by Jennifer Martin Rieck, LPC
In my last blog I discussed how recent Neuroscience has shown that the brain has neuroplasticity. This means that the brain is continually reworking how neural pathways function, ramping up pathways that are used frequently and diminishing ones that are not. In addition, Neuroscience has also discovered that segments of the brain can also be disconnected due to childhood trauma. Not only that, but certain pathways or sections of the brain can be developed specifically because of recurring traumatic childhood events. It is thought that these disconnections are to blame for the experience that many victims of abuse have of not remembering events, or remembering only fractions of things that have occurred. These memories can be seemingly irrelevant: things such as physical sensations, smells, feelings, etc. However, if left disconnected from the fuller story, individuals often find it hard to fully recover from trauma. Things just keep “popping up” in one way or the other.
“If aspects of a traumatic experience are left disconnected from the fuller story, individuals often find it hard to fully recover from trauma.”
Integration and Trauma
The problem with traumatic experiences that have not been fully pieced together and processed, or integrated, is that the victim continues to not be able to control when the unintegrated sensations or feelings pop up. Heather Gingrich, in her book Restoring the Shattered Self: A Christian Counselor’s Guide to Complex Trauma, goes into great detail about how counselors can assist individuals in processing more fully the trauma of their past in ways that help them to integrate missing pieces. Interestingly, many now believe that what used to be coined Split Personalities is actually a severe form of dissociative experience that individuals who have experienced trauma can develop. These experiences involve disconnection or lack of continuity of thoughts, actions, memories, etc., a feeling of being not quite connected to different aspects or parts of themselves. Although many of us may experience brief moments of mentally “checking out”, ongoing experiences of this, or troubling consequences or feelings related to this, may warrant some exploration with a professional.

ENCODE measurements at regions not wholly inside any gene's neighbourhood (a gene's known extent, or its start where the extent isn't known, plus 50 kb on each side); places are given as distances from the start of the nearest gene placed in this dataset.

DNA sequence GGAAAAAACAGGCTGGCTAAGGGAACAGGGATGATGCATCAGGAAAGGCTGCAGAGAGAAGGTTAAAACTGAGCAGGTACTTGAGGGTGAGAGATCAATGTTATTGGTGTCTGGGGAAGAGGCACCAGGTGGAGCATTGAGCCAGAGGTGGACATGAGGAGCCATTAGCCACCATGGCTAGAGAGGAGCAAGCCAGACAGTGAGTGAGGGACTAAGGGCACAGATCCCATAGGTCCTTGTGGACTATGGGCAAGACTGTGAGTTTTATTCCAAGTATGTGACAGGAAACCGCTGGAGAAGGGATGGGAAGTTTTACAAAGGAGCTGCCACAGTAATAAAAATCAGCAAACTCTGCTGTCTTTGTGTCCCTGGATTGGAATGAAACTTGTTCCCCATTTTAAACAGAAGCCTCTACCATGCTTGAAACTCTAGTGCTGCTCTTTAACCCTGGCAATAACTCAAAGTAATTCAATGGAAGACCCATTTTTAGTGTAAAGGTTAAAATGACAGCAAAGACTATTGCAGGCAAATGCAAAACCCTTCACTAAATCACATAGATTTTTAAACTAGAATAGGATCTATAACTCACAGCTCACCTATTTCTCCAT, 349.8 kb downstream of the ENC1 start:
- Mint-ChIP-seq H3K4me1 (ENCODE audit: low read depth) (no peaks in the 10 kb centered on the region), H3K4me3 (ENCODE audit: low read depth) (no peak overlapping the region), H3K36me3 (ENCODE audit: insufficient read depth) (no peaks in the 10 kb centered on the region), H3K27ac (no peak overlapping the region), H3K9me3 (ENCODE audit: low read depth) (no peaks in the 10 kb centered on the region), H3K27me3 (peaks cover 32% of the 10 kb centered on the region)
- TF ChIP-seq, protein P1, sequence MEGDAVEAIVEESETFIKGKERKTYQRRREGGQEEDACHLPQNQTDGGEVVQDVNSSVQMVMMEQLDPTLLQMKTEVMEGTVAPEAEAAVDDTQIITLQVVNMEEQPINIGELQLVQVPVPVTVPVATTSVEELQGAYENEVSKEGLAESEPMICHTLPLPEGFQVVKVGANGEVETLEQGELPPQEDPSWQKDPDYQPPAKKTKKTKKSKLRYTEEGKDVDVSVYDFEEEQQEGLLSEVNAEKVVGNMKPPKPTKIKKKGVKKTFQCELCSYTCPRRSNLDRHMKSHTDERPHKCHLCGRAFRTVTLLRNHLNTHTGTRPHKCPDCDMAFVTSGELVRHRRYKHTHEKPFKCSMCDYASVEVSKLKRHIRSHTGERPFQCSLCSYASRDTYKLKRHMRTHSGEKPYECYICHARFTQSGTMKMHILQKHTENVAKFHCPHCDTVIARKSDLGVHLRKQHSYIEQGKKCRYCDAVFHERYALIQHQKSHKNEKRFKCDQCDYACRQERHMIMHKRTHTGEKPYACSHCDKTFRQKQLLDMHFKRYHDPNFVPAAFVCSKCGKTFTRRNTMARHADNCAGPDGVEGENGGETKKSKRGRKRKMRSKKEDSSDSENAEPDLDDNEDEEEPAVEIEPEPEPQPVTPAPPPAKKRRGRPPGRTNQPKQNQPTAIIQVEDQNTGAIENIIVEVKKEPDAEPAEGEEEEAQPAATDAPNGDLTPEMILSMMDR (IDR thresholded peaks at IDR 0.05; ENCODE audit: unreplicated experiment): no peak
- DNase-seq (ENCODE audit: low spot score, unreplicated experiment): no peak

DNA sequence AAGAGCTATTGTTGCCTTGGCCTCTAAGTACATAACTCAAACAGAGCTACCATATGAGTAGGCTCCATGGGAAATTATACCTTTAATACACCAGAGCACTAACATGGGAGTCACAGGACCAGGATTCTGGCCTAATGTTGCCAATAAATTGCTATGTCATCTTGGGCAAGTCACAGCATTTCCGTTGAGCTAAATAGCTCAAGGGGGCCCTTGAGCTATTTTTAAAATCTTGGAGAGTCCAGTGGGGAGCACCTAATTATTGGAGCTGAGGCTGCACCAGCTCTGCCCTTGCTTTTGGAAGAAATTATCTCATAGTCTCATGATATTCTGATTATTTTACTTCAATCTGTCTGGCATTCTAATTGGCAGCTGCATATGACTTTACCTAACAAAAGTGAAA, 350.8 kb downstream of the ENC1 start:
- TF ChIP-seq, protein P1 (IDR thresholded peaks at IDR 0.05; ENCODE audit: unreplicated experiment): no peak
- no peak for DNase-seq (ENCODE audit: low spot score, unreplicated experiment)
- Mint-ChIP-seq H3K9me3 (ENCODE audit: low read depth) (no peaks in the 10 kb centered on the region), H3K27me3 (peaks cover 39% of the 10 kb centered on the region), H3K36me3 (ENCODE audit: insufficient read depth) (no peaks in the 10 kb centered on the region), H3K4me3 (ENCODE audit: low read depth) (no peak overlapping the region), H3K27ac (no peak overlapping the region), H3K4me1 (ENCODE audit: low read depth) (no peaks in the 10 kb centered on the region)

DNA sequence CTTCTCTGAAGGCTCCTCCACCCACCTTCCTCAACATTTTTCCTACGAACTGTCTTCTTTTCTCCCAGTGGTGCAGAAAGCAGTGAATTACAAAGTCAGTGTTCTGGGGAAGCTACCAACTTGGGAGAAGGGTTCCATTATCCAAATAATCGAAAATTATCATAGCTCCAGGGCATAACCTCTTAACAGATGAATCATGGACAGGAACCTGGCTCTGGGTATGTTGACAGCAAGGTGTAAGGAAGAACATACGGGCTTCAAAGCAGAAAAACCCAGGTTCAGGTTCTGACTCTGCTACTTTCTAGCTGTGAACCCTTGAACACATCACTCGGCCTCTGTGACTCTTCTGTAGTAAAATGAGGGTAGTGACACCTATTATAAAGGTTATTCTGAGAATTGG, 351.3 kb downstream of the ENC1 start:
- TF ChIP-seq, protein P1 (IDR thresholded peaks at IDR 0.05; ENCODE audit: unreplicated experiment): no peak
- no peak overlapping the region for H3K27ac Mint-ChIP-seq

Healing from Dissociation and Trauma
If you or someone close to you experiences bouts of feeling disconnected, or an ongoing inability to feel present in their life, they may be experiencing dissociative symptoms. Individuals who are able to engage in counseling often find it helpful to have the experience normalized. Although processing trauma can be a huge step towards healing and moving forward, some individuals might not be ready to explore the difficult things that have happened in their lives. Even so, help in the form of counseling, can equip individuals to manage their feelings, develop new coping skills, and build a support system that can provide comfort and safety.